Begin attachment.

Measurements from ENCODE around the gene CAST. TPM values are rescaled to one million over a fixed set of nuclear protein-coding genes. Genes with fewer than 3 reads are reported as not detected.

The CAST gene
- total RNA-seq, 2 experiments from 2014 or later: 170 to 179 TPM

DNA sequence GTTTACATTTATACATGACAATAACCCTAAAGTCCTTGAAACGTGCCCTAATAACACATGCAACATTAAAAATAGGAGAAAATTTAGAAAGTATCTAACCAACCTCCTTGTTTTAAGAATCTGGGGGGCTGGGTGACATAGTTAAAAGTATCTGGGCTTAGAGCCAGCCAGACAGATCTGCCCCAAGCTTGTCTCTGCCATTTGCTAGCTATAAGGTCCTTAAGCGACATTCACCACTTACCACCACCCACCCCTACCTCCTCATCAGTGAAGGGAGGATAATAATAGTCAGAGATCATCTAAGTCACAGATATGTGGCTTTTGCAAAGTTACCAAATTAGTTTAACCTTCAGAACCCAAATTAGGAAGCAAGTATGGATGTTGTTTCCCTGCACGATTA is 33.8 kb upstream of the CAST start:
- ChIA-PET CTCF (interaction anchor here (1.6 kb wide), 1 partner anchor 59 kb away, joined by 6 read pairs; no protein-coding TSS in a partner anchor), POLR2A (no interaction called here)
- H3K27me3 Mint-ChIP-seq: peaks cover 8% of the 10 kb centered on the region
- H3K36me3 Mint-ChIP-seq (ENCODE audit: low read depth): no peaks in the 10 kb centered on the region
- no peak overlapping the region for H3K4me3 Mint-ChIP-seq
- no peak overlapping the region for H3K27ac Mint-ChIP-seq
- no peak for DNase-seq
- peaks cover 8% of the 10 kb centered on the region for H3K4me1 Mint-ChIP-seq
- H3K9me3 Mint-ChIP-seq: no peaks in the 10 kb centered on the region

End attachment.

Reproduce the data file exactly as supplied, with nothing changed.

Measurements from ENCODE around the gene CAST. TPM values are rescaled to one million over a fixed set of nuclear protein-coding genes. Genes with fewer than 3 reads are reported as not detected.

The CAST gene
- total RNA-seq, 2 experiments from 2014 or later: 170 to 179 TPM

DNA sequence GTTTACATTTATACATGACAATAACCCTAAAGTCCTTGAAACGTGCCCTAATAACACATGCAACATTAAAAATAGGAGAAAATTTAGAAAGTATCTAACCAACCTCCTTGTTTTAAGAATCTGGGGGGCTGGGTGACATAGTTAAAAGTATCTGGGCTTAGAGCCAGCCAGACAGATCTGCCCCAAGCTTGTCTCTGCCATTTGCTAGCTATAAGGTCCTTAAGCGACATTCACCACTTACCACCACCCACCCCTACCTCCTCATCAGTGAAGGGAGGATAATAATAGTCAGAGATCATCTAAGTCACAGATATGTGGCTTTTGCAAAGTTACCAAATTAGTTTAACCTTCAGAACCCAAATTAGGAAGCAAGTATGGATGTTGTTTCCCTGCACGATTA is 33.8 kb upstream of the CAST start:
- ChIA-PET CTCF (interaction anchor here (1.6 kb wide), 1 partner anchor 59 kb away, joined by 6 read pairs; no protein-coding TSS in a partner anchor), POLR2A (no interaction called here)
- H3K27me3 Mint-ChIP-seq: peaks cover 8% of the 10 kb centered on the region
- H3K36me3 Mint-ChIP-seq (ENCODE audit: low read depth): no peaks in the 10 kb centered on the region
- no peak overlapping the region for H3K4me3 Mint-ChIP-seq
- no peak overlapping the region for H3K27ac Mint-ChIP-seq
- no peak for DNase-seq
- peaks cover 8% of the 10 kb centered on the region for H3K4me1 Mint-ChIP-seq
- H3K9me3 Mint-ChIP-seq: no peaks in the 10 kb centered on the region